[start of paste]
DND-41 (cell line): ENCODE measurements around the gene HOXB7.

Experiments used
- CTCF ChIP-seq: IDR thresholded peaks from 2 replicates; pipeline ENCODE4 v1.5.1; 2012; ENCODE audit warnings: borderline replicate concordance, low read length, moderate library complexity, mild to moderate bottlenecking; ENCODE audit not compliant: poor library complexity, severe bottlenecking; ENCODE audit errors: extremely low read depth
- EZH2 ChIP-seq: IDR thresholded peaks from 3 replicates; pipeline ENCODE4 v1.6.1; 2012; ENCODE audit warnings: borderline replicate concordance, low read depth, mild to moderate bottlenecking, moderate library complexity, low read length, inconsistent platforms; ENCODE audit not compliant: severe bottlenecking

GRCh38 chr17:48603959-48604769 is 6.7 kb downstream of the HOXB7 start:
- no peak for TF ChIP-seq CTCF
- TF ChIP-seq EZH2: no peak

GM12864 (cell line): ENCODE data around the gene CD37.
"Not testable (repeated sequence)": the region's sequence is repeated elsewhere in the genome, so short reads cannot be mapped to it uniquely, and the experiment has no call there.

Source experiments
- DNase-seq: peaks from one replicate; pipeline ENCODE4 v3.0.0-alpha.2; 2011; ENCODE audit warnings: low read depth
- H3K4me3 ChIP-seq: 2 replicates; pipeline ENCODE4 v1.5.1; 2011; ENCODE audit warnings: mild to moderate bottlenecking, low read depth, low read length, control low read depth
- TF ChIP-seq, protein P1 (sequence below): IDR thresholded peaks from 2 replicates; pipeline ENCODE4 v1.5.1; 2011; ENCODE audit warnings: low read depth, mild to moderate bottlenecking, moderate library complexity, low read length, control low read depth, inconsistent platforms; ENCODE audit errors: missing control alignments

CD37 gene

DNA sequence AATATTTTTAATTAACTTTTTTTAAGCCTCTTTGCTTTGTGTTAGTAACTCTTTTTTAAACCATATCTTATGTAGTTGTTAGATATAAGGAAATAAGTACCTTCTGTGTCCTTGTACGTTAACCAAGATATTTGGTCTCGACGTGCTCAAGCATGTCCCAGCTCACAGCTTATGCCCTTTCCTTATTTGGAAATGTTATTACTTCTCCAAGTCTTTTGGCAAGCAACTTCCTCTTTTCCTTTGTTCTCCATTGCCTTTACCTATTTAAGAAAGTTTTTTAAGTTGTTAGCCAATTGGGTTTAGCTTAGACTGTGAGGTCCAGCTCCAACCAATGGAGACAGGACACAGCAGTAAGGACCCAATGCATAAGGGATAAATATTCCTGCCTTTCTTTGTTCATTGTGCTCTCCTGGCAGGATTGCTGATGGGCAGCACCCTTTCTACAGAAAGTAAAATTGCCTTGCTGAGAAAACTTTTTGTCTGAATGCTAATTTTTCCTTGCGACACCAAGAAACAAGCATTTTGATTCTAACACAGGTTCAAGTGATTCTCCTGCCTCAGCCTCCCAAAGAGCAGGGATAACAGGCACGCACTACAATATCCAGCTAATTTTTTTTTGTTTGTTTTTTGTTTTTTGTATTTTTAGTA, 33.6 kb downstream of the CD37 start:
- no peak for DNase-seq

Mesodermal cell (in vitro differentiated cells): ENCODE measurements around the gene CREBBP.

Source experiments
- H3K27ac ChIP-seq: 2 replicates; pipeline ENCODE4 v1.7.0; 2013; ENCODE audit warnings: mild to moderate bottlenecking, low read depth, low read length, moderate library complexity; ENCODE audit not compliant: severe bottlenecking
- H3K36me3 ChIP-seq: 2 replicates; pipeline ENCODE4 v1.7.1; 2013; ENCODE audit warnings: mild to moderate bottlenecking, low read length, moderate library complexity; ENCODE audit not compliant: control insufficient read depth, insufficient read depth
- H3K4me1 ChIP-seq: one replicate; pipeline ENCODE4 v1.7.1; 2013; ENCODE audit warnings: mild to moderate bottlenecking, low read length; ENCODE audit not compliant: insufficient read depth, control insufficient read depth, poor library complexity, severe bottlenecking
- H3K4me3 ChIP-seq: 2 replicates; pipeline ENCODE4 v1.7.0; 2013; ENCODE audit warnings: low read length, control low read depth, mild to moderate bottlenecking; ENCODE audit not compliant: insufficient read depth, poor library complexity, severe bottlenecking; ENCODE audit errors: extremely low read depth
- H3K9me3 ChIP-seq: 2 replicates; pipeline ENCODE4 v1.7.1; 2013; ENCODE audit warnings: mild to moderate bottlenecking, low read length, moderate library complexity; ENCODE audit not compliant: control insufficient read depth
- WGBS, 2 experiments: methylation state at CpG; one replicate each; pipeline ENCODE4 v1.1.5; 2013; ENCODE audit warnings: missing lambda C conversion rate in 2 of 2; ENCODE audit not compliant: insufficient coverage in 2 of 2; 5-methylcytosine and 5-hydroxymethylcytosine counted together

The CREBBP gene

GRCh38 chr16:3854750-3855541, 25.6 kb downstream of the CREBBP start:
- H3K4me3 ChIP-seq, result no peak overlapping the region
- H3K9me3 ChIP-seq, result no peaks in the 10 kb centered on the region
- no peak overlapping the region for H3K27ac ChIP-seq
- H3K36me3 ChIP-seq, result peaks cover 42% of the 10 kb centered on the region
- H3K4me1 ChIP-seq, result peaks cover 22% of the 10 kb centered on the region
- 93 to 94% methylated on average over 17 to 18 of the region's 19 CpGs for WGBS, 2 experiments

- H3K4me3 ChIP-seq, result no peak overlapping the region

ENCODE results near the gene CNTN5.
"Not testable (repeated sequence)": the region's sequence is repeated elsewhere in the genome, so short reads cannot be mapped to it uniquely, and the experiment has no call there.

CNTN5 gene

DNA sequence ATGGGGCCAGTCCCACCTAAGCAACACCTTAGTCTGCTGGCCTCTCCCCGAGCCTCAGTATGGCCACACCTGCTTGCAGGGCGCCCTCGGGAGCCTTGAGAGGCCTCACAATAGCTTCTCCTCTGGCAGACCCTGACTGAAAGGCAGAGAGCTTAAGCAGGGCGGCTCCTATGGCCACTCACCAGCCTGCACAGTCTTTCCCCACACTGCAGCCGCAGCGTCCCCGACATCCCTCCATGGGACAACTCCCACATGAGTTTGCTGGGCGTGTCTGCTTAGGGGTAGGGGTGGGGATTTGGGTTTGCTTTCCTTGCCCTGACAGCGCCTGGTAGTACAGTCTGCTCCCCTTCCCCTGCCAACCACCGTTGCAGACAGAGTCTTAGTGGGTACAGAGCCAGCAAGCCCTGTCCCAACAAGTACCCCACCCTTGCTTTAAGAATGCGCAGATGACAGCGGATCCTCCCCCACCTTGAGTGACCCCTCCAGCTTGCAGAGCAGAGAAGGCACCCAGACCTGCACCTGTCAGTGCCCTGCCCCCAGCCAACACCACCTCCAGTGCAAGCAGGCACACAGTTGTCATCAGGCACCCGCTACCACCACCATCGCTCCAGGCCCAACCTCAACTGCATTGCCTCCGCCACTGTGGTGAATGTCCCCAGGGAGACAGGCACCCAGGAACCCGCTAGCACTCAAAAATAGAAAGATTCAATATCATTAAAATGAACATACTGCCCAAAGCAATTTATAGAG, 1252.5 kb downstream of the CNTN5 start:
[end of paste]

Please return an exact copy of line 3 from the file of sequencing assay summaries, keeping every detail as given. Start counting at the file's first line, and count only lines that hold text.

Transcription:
- CTCF ChIP-seq: IDR thresholded peaks from 2 replicates; pipeline ENCODE4 v1.5.1; 2012; ENCODE audit warnings: borderline replicate concordance, low read length, moderate library complexity, mild to moderate bottlenecking; ENCODE audit not compliant: poor library complexity, severe bottlenecking; ENCODE audit errors: extremely low read depth